Every year the start of Advent in late November sees the opening of traditional Christmas markets in the Czech capital, among the most popular the market on the city’s historic Old Town Square. Surrounded by famous medieval architecture, red-roofed stands, decorated with sprigs of evergreen, sell everything from hand-painted baubles to traditional nativity scenes. Open for more than a month, the market features daily programmes such as children’s workshops and concerts in the run-up to Christmas. It also offers a variety of refreshments - a draw
Deep beneath the city of Prague is another city altogether, one that most people are completely unaware of, and that they’ll hopefully never see. It is a system of hundreds upon hundreds of concrete bunkers with their own electricity, water and ventilation systems awaiting the day that you might hear the air-raid sirens wailing.
There are serious levels of pollution in Prague, with the quality of air in many parts of the city leaving a great deal to be desired. Now the environmental group Arnika is warning that things could get even worse, if a recent decline in the number of trees in the Czech capital continues. At the launch on Wednesday of a report entitled The State and Development of Greenery in Prague, I spoke to Arnika’s Martin Skalský.
A 27-metre spruce was felled Sunday and taken to Prague to become the Christmas tree in Old Town Square. The tree was chosen from the Krkonoš Mountains as it has been for the last six years. This year however was the first that the tree was taken from a location accessible to onlookers, and several dozen people attended the cutting. The historic square’s Christmas tree is carefully selected each year; this year’s spruce, which stood on the bank of the Elbe River, was scheduled for felling regardless of Christmas due to concerns that a flood could bring it down on a nearby bridge.
Leaders of the Prague transport authority’s trade unions walked out of
talks with city officials on Wednesday, increasing the chances of a strike
in the coming days. Union leaders said Prague City Hall had failed to
answer their demands. However, they called for another meeting with the
authorities on Thursday before a decision on the strike is made. The news
website lidovky.cz reported that the strike is likely to begin on
Wednesday, November 18.
The Prague transport authority’s trade unions demanded, among other things, that the city covers the company’s operational loss of 1.9 billion crowns, or more than 112 million US dollars. However, city officials only agreed on Tuesday to provide the company with 900 million crowns.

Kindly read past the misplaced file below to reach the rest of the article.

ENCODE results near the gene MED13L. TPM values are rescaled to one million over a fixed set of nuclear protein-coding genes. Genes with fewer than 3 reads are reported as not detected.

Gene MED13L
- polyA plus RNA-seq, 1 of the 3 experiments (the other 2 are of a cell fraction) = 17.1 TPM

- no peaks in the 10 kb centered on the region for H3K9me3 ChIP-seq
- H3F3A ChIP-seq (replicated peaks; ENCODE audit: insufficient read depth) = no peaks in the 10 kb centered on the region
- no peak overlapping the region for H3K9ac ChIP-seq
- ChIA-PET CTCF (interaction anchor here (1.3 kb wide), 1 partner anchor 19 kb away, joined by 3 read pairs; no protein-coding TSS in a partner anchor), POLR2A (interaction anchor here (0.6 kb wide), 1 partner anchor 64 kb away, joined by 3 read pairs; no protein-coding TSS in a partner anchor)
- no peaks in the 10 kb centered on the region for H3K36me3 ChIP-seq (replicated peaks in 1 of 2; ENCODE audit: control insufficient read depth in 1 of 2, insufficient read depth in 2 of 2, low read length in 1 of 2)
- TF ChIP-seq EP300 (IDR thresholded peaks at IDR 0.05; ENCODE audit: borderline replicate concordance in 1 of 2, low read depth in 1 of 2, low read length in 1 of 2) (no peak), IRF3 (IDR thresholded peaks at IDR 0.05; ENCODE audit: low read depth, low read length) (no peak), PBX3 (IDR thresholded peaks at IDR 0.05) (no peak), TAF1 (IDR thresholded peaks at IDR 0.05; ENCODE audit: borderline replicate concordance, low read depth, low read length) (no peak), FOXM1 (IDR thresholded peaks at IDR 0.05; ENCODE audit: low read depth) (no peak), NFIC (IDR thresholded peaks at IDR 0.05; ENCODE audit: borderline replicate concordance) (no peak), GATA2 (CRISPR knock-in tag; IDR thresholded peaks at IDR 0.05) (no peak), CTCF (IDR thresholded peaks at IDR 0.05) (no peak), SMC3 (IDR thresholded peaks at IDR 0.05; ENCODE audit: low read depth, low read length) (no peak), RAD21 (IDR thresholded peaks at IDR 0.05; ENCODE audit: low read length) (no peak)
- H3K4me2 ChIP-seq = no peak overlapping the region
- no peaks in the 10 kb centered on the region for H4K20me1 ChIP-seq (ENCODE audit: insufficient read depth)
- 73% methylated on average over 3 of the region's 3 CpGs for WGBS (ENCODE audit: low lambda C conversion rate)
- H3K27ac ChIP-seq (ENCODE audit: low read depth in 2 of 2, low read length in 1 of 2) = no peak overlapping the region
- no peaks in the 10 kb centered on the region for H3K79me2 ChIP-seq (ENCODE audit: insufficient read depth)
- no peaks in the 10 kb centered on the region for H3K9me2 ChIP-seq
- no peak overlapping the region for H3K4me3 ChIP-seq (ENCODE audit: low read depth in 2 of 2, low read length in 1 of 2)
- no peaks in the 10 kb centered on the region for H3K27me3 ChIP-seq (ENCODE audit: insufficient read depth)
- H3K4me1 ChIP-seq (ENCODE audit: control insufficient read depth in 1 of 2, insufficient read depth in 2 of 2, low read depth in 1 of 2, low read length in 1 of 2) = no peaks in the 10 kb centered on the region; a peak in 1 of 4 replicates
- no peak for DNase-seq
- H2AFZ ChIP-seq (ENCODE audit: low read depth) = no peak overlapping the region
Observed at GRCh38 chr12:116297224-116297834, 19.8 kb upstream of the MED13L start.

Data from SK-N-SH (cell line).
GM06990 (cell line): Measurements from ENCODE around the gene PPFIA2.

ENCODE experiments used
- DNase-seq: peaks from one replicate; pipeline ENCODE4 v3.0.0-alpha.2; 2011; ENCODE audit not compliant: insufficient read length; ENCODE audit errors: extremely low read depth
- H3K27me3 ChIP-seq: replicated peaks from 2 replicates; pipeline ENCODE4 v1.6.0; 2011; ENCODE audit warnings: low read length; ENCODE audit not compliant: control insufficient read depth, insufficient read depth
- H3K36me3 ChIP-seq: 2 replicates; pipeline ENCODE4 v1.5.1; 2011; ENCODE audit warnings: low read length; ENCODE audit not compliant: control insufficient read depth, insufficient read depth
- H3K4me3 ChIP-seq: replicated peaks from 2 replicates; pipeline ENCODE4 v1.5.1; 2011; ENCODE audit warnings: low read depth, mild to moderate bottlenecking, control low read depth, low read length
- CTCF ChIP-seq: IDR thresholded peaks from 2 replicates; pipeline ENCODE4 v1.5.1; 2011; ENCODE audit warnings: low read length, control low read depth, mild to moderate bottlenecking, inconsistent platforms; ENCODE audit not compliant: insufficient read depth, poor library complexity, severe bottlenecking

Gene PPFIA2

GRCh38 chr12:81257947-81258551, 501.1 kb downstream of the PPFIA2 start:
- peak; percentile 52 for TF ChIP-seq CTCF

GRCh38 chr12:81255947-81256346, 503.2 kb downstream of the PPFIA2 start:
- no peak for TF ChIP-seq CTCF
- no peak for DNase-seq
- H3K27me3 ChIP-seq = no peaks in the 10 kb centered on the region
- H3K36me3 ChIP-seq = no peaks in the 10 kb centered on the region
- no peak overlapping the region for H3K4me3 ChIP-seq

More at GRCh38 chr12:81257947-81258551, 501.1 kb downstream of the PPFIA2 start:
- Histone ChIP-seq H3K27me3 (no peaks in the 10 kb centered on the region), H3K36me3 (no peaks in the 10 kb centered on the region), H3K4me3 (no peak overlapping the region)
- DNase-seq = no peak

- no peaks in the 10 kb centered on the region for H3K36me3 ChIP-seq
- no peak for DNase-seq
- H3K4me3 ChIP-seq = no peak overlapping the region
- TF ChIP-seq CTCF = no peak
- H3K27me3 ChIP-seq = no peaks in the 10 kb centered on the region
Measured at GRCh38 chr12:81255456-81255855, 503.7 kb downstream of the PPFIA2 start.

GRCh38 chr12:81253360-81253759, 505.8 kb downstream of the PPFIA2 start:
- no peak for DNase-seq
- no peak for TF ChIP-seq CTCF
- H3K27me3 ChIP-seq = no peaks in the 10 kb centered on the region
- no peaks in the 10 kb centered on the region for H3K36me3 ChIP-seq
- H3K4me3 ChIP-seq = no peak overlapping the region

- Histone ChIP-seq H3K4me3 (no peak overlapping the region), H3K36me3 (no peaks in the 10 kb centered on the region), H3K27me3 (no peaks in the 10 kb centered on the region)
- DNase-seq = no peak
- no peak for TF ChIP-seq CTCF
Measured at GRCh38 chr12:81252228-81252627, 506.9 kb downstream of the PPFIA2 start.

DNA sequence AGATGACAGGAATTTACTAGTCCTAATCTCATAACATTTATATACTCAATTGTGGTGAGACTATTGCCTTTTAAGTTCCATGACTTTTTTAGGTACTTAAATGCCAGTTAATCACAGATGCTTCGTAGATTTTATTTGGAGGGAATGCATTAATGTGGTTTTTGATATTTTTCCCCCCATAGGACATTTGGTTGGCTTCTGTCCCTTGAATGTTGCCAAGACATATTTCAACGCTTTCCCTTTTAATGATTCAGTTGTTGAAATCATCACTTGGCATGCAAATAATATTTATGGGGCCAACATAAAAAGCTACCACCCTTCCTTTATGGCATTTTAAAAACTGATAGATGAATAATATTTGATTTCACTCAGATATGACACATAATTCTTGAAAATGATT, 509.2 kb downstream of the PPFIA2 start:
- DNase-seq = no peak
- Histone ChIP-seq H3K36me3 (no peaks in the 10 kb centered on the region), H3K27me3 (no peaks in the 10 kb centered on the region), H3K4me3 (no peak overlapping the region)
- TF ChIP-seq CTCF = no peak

Prague mayor Pavel Bém was on Tuesday reelected head of the Prague branch of the Civic Democratic Party, beating his challenger for the post deputy Rudolf Blazek. Mr. Bém’s reelection was far from certain. His influence in the party was thought to be waning after he unsuccessfully challenged Civic Democratic Party leader Mirek Topolánek for the top party post in December of 2008 and failed to defend his position as deputy-chairman on a national level.
Anyone who has ever visited the Czech capital will have visited the 14th century Charles Bridge; but if you think you know the city’s most famous landmark, think again. You may be surprised to learn that part of the structure houses two hidden chambers - large enough for dozens of visitors. The areas, not surprisingly, remain off-limits and even their very existence until now was known only by a very few.
Wednesday marks the 91st anniversary of the foundation of Czechoslovakia. In conjunction with that anniversary, the National Memorial on Prague’s Vítkov hill has just been officially reopened after extensive renovations. It was built in honour of the Czech legionnaires whose bravery in World War I helped pave the way for the creation of the state, and reflects much of modern Czech history.
President Václav Klaus was among several dignitaries who took part in a ceremony on Sunday afternoon marking the reopening after extensive renovations of the National Memorial on Prague’s Vítkov hill. The reconstruction project was carried out by the National Museum, which oversees the memorial, and took two years to complete. The National Memorial will now host a museum of Czechoslovak and Czech history, as well as serving as a venue for cultural events. The imposing building was created in the 1930s in honour of the Czech legionnaires who served in World War I. It was used as a parliament before later becoming a mausoleum for communist party leaders. The National Museum reopens to the public on Thursday, with admission free until the end of November.
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